An audiobook is a recording of a text being read. A reading of the complete text is described as "unabridged", while readings of a shorter version, or abridgement of the text are labeled as "abridged". Spoken audio has been available in schools and public libraries and to a lesser extent in music shops since the 1930s. Many spoken word albums were made prior to the age of cassette tapes, compact discs, downloadable audio of poetry and plays rather than books, it was not until the 1980s that the medium began to attract book retailers, book retailers started displaying audiobooks on bookshelves rather than in separate displays. The term "talking book" came into being in the 1930s with government programs designed for blind readers, while the term "audiobook" came into use during the 1970s when audiocassettes began to replace records. In 1994, the Audio Publishers Association established the term "audiobook" as the industry standard. Spoken word recordings first became possible with the invention of the phonograph by Thomas Edison in 1877.
"Phonographic books" were one of the original applications envisioned by Edison which would "speak to blind people without effort on their part." The initial words spoken into the phonograph were Edison's recital of "Mary Had a Little Lamb", the first instance of recorded verse. In 1878, a demonstration at the Royal Institution in Britain included "Hey Diddle Diddle, the Cat and the Fiddle" and a line of Tennyson's poetry thus establishing from the beginning of the technology its association with spoken literature. Many short, spoken word recordings were sold on cylinder in the late 1800s and early 1900s, however the round cylinders were limited to about 4 minutes each making books impractical. "One early listener complained that he would need a wheelbarrow to carry around talking books recorded on discs with such limited storage capacity." By the 1930s close-grooved records increased to 20 minutes making possible longer narrative. In 1931, the American Foundation for the Blind and Library of Congress Books for the Adult Blind Project established the "Talking Books Program", intended to provide reading material for veterans injured during World War I and other visually impaired adults.
The first test recordings in 1932 included a chapter from Helen Keller's Midstream and Edgar Allan Poe's "The Raven". The organization received congressional approval for exemption from copyright and free postal distribution of talking books; the first recordings made for the Talking Books Program in 1934 included sections of the Bible. Recording for the Blind & Dyslexic was founded in 1948 by Anne T. Macdonald, a member of the New York Public Library's Women's Auxiliary, in response to an influx of inquiries from soldiers who had lost their sight in combat during World War II; the newly passed GI Bill of Rights guaranteed a college education to all veterans, but texts were inaccessible to the blinded veterans, who did not read Braille and had little access to live readers. Macdonald mobilized the women of the Auxiliary under the motto "Education is a right, not a privilege". Members of the Auxiliary transformed the attic of the New York Public Library into a studio, recording textbooks using state-of-the-art six-inch vinyl SoundScriber phonograph discs that played 12 minutes of material per side.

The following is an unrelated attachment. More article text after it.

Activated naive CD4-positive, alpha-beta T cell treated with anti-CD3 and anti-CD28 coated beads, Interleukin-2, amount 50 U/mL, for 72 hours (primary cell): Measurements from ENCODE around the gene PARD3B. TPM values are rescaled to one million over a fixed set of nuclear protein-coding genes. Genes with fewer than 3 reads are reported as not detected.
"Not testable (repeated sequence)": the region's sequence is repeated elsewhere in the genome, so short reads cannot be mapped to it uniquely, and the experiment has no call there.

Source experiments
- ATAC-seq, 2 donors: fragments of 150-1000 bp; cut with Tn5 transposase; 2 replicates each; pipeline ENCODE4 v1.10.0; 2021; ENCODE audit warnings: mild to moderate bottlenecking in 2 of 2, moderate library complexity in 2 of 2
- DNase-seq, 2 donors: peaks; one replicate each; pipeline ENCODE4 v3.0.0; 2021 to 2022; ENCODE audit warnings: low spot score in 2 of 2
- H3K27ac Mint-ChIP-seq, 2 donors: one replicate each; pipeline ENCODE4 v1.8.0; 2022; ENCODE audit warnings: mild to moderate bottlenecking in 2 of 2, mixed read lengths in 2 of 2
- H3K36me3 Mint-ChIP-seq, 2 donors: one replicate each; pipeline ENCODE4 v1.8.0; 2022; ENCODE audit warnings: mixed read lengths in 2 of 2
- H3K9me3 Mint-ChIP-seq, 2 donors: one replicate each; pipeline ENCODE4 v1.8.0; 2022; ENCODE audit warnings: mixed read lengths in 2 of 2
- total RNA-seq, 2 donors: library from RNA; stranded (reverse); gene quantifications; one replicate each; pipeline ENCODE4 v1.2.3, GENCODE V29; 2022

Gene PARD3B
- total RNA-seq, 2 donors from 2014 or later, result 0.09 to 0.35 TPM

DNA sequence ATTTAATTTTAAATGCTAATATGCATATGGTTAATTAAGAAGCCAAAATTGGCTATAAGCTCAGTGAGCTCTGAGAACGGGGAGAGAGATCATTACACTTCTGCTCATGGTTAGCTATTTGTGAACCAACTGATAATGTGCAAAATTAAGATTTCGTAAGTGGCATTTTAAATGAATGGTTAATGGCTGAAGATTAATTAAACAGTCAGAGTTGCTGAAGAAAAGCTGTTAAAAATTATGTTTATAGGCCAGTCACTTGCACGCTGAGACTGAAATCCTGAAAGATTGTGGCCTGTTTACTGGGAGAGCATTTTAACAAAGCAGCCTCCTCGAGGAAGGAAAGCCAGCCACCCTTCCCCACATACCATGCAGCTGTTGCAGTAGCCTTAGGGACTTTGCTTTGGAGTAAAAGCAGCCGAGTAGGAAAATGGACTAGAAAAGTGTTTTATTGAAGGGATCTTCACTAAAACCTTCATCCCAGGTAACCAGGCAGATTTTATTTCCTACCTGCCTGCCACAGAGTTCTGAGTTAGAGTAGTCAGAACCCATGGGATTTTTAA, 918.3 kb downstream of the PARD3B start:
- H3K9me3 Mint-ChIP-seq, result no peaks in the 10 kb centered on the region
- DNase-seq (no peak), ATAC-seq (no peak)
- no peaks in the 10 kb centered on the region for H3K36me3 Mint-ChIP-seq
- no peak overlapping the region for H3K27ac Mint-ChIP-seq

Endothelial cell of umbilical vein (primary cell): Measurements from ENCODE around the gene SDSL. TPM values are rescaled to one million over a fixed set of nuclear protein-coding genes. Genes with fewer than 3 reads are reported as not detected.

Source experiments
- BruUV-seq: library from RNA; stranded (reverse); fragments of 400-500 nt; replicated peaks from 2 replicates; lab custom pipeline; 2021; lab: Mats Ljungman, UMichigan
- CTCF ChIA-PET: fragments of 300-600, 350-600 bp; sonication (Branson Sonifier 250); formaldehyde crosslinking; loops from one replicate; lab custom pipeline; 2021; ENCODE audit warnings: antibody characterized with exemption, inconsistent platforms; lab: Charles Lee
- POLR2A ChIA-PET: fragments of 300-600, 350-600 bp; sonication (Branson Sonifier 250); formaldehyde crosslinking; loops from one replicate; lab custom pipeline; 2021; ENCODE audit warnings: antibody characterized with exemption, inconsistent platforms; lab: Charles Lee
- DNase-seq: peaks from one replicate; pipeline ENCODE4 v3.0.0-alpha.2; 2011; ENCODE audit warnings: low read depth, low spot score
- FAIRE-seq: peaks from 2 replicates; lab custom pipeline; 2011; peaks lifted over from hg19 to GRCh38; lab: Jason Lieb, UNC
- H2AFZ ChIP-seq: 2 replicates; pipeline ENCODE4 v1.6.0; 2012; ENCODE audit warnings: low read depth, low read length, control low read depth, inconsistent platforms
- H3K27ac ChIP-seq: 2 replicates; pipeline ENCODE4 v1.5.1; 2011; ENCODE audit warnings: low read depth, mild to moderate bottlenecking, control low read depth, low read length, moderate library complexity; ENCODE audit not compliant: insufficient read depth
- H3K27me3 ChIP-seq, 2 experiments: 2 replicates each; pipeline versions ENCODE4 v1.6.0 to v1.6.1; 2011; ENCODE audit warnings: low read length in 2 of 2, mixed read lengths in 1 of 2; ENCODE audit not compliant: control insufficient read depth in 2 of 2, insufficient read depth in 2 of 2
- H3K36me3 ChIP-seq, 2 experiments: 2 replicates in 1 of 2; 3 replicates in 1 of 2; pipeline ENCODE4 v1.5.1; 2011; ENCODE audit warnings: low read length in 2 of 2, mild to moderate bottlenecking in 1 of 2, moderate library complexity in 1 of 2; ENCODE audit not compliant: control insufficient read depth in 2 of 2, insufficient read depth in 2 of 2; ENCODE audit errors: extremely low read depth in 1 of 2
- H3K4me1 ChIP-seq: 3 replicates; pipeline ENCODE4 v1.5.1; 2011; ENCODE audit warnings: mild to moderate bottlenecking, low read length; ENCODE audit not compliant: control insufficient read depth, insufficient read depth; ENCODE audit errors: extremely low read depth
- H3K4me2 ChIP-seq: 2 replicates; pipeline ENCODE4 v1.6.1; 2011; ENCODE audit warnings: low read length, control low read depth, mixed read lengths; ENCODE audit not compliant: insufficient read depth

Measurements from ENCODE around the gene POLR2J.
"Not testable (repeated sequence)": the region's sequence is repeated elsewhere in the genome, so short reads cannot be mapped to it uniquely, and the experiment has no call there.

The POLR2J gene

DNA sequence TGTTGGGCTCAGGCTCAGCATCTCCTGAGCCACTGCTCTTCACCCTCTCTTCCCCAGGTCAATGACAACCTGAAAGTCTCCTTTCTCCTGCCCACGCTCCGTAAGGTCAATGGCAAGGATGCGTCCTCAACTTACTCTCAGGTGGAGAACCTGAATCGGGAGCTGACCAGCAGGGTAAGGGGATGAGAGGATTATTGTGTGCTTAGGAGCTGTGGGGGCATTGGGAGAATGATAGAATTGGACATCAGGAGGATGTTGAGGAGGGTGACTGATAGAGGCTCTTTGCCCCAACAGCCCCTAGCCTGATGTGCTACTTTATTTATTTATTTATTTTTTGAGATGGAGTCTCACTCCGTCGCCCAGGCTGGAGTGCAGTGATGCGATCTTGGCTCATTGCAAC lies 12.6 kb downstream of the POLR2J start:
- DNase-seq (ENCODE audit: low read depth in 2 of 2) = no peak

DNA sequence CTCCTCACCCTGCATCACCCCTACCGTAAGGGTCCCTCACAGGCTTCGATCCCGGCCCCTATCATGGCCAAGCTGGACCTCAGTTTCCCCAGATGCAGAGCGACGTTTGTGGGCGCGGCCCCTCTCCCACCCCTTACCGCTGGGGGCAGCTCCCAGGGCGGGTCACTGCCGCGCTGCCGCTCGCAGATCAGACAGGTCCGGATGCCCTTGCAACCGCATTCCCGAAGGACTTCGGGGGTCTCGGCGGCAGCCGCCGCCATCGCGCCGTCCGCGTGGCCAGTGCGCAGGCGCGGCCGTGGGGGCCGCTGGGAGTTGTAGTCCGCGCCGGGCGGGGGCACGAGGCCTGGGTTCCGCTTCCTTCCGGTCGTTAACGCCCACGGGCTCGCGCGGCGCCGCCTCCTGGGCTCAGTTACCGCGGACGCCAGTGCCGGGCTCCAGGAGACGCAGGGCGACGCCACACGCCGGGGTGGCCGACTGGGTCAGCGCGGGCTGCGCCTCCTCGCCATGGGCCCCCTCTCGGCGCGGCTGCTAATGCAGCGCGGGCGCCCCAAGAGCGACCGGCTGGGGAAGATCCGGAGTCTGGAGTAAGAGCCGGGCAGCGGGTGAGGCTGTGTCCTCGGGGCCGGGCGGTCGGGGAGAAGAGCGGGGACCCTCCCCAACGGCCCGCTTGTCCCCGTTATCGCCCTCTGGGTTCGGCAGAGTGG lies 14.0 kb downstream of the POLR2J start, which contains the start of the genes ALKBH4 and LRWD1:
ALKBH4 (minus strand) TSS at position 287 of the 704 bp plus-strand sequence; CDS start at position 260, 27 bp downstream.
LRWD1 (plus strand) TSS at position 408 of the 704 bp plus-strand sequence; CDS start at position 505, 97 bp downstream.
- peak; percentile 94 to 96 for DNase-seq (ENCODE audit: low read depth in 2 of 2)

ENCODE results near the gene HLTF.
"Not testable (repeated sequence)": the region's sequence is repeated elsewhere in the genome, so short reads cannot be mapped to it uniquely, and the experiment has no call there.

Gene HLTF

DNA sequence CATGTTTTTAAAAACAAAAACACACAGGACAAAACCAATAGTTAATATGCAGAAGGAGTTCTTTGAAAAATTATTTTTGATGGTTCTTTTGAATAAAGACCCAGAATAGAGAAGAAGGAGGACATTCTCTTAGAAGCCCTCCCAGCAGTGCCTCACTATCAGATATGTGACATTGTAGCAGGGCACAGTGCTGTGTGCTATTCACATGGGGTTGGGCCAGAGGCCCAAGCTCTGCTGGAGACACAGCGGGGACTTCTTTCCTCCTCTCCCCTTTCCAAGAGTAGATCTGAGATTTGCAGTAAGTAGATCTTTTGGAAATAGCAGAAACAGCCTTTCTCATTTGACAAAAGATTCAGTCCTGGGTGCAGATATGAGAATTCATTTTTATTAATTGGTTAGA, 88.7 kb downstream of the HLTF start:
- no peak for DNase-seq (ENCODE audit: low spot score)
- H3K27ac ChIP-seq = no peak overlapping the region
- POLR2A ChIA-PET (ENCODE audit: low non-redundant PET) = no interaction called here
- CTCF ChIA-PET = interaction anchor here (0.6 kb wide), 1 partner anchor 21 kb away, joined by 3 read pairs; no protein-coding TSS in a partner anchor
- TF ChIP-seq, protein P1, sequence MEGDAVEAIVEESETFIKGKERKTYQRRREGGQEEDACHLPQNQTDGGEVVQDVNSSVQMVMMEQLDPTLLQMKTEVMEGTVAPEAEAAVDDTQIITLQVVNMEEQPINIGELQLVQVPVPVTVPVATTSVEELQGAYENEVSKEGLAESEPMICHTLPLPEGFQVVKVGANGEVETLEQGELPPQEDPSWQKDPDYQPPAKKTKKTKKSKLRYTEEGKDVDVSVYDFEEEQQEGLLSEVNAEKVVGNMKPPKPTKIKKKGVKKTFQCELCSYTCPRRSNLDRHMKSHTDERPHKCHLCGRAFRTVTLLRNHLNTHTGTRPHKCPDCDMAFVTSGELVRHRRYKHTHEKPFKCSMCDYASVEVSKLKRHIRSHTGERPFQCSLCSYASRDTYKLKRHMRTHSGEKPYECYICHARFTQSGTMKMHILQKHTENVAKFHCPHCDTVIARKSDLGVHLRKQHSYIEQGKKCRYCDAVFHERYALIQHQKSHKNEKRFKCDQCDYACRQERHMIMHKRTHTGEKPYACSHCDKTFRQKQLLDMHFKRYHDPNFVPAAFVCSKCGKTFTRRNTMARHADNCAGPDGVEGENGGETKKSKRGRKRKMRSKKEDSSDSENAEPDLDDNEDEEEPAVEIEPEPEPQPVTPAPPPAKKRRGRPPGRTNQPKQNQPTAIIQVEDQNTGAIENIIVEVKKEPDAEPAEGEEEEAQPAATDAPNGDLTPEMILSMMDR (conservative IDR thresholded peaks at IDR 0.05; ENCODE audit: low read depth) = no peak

In 1952, Macdonald established recording studios in seven additional cities across the United States. Caedmon Records was a pioneer in the audiobook business, it was the first company dedicated to selling spoken work recordings to the public and has been called the "seed" of the audiobook industry. Caedmon was formed in New York in 1952 by college graduates Barbara Marianne Roney, their first release was a collection of poems by Dylan Thomas. The LP's B-side contained A Child's Christmas in Wales, added as an afterthought - the story was obscure and Thomas himself couldn't remember its title when asked what to use to fill up the B-side - but this recording went on to become one of his most loved works, launched Caedmon into a successful company; the original 1952 recording was a selection for the 2008 United States National Recording Registry, stating it is "credited with launching the audiobook industry in the United States". Caedmon used LP records, invented in 1948, which made longer recordings more affordable and practical, however most of their works were poems and other short works, not unabridged books due to the LP's limitation of about a 45-minute playing time.
Listening Library was a pioneering company, it was one of the first to distribute children's audiobooks to schools and other special markets, including VA hospitals. It was founded by his wife in 1955 in their Red Bank, New Jersey home. Another early pioneering company was Spoken Arts founded in 1956 by Arthur Luce Klein and his wife, they produced over 700 recordings and were best known for poetry and drama recordings used in schools and libraries. Like Caedemon, Listening Library and Spoken Arts benefited from the new technology of LPs, but increased governmental funding for schools and libraries beginning in the 1950s and 60s. Though spoken recordings were popular in 33⅓ vinyl record format for schools and libraries into the early 1970s, the beginning of the modern retail market for audiobooks can be traced to the wide adoption
Highway 61 Revisited